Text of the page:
Guy’s retro iPod features a Raspberry Pi Zero W. “I’m not sure there’s another single-board computer this powerful that would have fit in this case, let alone one that’s so affordable and readily available,” he comments. “Raspberry Pi did a miraculous amount of work in this project.” The user interface is a Python app, while Raspberry Pi streams music from Spotify via Raspotify, reads user input from the iPod’s click wheel, and drives a haptic motor – all at once. 

Guy managed to use a font for the music library that looks almost exactly the same as Apple’s original
Guy managed to use a font for the music library that looks almost exactly the same as Apple’s original

Most of the hardware for the project came from Guy’s local electronics store, which has a good line in Raspberry Pi and Adafruit components. He had a couple of attempts to get the right size of haptic motor, but most things came together fairly easily after a bit of online research. Help, when he needed it, was freely given by the Raspberry Pi community, which Guy describes as “incredible”.

Things just clicked 

Guy previously used Raspberry Pi to stream albums around his home
Guy previously used Raspberry Pi to stream albums around his home

Part of the fun of this project was getting the iPod to run a non-Apple streaming service, so he’d also love to see versions of the iPod project using different media players. You can follow his instructions on GitHub.

Next, Guy intends to add a DAC (digital to analogue converter) for the headphone jack, but Bluetooth works for now, even connecting from inside his jacket pocket, and he plans to get an external USB DAC in time. 

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214 teams granted Flight Status for Astro Pi Mission Space Lab 2020/21!

The Raspberry Pi Foundation and ESA Education are excited to announce that 214 teams participating in Mission Space Lab of this year’s European Astro Pi Challenge have achieved Flight Status. That means they will have their computer programs run on the International Space Station (ISS) later this month!

ESA Astronaut Thomas Pesquet with the Astro Pi computers onboard the ISS.
ESA Astronaut Thomas Pesquet with the Astro Pi computers onboard the ISS

Mission Space Lab gives teams of students and young people up to 19 years of age the amazing opportunity to conduct scientific experiments aboard the ISS, by writing code for the Astro Pi computers — Raspberry Pi computers augmented with Sense HATs. Teams can choose between two themes for their experiments, investigating either life in space or life on Earth.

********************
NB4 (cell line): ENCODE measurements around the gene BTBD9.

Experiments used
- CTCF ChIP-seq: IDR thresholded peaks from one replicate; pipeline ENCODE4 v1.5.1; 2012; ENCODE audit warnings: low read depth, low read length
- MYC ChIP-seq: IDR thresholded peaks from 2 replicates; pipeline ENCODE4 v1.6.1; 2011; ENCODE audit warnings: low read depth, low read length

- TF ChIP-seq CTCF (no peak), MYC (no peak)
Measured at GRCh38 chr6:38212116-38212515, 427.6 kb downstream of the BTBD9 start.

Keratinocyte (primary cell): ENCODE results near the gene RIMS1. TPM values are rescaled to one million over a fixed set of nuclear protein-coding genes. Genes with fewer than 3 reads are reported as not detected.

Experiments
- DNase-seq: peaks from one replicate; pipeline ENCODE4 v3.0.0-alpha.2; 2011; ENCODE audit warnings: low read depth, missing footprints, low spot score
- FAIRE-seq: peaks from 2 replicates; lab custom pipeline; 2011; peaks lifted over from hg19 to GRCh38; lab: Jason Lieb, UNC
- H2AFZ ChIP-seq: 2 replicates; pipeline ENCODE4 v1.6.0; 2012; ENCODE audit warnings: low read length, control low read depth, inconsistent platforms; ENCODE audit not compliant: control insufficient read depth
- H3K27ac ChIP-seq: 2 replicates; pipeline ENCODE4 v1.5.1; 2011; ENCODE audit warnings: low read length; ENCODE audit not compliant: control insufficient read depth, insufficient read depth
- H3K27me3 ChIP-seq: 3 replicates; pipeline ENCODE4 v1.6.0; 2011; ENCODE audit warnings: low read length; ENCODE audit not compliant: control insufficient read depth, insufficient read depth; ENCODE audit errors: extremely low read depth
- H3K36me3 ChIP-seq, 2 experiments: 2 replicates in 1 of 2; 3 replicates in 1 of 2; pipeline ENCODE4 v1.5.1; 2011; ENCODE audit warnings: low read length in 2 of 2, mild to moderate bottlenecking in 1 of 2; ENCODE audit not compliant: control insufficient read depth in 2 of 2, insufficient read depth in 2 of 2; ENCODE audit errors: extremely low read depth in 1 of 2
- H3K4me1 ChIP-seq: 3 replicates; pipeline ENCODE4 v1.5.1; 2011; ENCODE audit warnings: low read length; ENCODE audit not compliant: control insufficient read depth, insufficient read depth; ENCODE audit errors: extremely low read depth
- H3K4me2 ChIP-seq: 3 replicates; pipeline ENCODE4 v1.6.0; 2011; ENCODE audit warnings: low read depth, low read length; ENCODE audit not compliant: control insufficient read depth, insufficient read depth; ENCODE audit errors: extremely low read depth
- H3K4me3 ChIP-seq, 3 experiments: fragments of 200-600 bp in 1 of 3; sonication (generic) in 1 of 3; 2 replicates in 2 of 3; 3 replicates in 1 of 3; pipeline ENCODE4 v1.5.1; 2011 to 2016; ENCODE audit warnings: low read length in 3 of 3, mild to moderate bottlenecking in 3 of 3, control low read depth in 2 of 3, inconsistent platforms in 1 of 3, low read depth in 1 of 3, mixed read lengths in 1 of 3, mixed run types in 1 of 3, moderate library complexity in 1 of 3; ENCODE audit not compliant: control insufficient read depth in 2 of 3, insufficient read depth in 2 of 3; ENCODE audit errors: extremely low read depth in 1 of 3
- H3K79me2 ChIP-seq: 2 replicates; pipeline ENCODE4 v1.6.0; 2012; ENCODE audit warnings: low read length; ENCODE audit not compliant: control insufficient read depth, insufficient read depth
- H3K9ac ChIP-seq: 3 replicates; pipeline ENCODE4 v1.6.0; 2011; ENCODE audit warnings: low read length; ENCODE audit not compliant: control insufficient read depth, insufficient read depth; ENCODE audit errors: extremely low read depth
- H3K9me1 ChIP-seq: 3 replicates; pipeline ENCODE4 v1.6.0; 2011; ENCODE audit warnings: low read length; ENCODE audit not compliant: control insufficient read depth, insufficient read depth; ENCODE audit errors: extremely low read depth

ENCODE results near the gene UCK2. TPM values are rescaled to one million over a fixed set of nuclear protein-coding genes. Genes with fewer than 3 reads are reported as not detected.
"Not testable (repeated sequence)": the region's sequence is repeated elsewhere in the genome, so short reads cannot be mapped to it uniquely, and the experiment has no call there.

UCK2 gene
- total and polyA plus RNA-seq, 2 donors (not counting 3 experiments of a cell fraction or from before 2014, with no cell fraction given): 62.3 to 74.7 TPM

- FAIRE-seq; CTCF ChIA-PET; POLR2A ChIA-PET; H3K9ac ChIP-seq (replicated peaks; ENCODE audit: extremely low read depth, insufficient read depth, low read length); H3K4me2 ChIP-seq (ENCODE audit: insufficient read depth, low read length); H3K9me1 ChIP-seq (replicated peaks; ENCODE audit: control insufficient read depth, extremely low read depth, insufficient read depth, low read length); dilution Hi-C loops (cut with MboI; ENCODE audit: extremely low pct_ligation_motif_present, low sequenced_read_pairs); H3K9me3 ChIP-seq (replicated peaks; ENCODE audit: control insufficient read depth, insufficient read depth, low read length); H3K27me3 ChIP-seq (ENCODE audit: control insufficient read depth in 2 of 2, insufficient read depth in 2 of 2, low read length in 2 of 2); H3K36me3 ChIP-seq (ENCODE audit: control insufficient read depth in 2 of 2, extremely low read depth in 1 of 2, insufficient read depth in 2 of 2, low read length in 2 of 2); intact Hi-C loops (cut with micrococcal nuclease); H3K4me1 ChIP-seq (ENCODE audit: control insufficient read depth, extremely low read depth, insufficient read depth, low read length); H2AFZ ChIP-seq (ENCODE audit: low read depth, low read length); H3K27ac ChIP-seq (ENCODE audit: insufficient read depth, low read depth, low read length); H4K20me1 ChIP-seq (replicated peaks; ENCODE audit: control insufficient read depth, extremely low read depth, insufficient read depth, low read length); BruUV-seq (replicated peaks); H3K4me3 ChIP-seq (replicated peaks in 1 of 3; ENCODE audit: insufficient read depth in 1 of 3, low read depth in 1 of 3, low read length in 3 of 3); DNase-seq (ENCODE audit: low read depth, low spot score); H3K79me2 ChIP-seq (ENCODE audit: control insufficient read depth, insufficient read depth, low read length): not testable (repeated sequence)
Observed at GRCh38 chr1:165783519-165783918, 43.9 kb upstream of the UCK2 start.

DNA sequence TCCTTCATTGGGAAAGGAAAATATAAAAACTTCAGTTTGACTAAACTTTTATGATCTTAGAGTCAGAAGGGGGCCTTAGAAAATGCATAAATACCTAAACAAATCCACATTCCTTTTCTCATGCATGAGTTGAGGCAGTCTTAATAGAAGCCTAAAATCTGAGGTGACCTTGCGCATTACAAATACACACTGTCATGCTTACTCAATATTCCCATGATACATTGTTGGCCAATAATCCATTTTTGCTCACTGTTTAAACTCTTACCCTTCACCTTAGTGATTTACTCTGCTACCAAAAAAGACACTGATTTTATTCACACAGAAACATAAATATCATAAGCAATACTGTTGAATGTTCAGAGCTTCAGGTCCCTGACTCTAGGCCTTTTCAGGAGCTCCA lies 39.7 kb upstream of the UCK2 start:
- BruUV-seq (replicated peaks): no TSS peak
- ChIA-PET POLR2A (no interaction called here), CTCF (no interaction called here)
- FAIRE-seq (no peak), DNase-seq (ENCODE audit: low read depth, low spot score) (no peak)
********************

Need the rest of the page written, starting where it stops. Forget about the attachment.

Life in space

For ‘Life in space’ experiments, teams use the Astro Pi computer known as Ed to investigate life inside the Columbus module of the ISS. For example, past teams have:

  • Used the Astro Pi’s accelerometer sensor to compare the motion of the ISS during normal flight compared to its motion during course corrections and reboost manoeuvres
  • Investigated whether influenza is transmissible on a spacecraft such as the ISS
  • Monitored pressure inside the Columbus module to be able to warn the astronauts on board of space debris or micrometeoroids colliding with the station
  • And much more
Compilation of photographs of Earth, taken by Astro Pi Izzy aboard the ISS.
Compilation of photographs of Earth, taken by Astro Pi Izzy aboard the ISS

Life on Earth

In ‘Life on Earth’ experiments, teams investigate life on our home planet’s surface using the Astro Pi computer known as Izzy. Izzy’s near-infrared camera (with a blue optical filter) faces out of a window in the ISS and is pointed at Earth. For example, past teams have:

  • Investigated variations in Earth’s magnetic field
  • Used machine learning to identify geographical areas that had recently suffered from wildfires
  • Studied climate change based on coastline erosion over the past 30 years
  • And much besides

Phase 1 and 2 of Mission Space Lab

In Phase 1 of Mission Space Lab, teams only have to submit an experiment idea. Our team then judges the teams’ ideas based on their originality, feasibility, and use of hardware. This year, 426 teams submitted experiment ideas, with 396 progressing to Phase 2.

Timeline of Mission Space Lab in 2020/2021, part of the European Astro Pi Challenge.
Timeline of Mission Space Lab in 2020/21 — click to enlarge